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Global pact expected for Paris climate conference

World leaders will gather in Paris for the upcoming climate conference that aims to set a legally binding pact to keep global warming from eventually making the earth uninhabitable for humans. After attending the G20 Summit in Antalya, Turkey two weeks ago, where the world’s largest economies agreed to limit the rise in global temperatures to two degrees Celsius, Chinese President Xi Jinping is leaving Beijing on Sunday to attend the opening ceremony of the climate conference on November 29-30.

The purpose of the meetings, from November 30 to December 11, is to assess a nation’s progress in adapting to climate change that is already underway, and to set goals for reducing greenhouse gas emissions that are the primary drivers of climate change.

As a key participant in a global fight against climate change, China has been making its due contribution to the goal. Recently, China has made concrete efforts on environmental management, energy saving and emission reduction and low-carbon technology development.

China is already the world’s largest manufacturer of renewable energy products, according to Professor Duan Maosheng of Tsinghua University’s China Carbon Market Center. “China’s target should be based on its own needs, not based on the requirement of other countries.”

China also submitted its Intended Nationally Determined Contributions to the UN Framework Convention on Climate Change in June, where it promised to cut its carbon emissions per unit of GDP by 60-65% from 2005 levels by 2030, increase non-fossil fuel sources in primary energy consumption to about 20%, and peak its carbon emissions by the same date.

The world’s largest developing country has also actively participated in international negotiations.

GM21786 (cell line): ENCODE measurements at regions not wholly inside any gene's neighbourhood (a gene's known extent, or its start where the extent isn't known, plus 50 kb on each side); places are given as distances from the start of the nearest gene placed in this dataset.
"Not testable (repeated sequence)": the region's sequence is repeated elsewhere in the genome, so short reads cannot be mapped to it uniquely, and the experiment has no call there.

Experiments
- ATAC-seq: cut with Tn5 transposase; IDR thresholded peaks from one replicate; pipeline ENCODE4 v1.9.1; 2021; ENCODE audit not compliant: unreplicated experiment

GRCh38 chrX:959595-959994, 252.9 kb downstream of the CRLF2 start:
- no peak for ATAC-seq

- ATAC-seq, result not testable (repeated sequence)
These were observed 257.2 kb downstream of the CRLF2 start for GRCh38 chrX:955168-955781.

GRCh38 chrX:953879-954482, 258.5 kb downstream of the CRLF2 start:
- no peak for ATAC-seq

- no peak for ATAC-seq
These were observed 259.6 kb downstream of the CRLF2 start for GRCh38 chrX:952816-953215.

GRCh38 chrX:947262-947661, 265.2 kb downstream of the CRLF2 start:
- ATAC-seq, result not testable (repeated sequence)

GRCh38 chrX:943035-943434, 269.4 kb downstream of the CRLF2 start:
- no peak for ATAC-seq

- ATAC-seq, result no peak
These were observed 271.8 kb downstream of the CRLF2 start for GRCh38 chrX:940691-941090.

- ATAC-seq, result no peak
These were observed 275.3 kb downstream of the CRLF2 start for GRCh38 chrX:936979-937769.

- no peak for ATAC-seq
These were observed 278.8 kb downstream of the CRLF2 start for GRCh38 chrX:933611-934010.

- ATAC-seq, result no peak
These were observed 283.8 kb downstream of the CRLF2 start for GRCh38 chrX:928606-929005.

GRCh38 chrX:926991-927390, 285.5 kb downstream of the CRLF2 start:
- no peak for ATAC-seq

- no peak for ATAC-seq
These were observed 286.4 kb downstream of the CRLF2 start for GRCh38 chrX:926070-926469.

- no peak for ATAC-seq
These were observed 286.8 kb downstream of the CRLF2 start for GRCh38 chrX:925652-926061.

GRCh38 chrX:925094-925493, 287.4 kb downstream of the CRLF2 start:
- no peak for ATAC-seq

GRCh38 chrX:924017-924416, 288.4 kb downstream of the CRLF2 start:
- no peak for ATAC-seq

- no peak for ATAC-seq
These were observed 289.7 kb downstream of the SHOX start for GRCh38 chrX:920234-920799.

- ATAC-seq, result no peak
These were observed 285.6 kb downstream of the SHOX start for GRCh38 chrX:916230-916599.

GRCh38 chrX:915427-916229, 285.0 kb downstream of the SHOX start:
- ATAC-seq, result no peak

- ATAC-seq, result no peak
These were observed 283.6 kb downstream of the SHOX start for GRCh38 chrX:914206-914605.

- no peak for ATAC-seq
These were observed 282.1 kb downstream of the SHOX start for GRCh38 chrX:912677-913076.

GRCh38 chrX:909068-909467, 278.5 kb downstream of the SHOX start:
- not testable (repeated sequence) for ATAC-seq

During President Xi's state visit to the US in September, the two countries issued a second joint statement on climate change, following their first in November 2014, sending a strong signal that the biggest two economies in the world will join hands to tackle the global challenge. China and the US are so far the largest emitters of greenhouse gases on the planet, together accounting for more than 35% of the world's energy consumption.

China has also issued joint statements on climate change with France.

According to the joint China-France statement on climate change issued during French President Francois Hollande's visit to Beijing in early November, the two countries agreed to have a five-year review process to assess and strengthen national commitments to be sure that there won't be more than two degrees of global warming by the end of the century.

President Xi announced in September that China will set up a South-South cooperation fund worth 20 billion yuan (3.1 billion US dollars) to help other developing countries cope with the effects of climate change, a move that won big applause from developing countries.

The UN Climate Change Conference in Paris will open on Monday. On Saturday, French Foreign Minister Laurent Fabius handed the "Key of Hope", the key of the climate talks site, to UN climate chief Christiana Figueres during a ceremony, a symbolic shift in the administration of power to the UN ahead of the conference, where representatives from 195 countries gathering together are expected to hammer out an agreement to address climate change.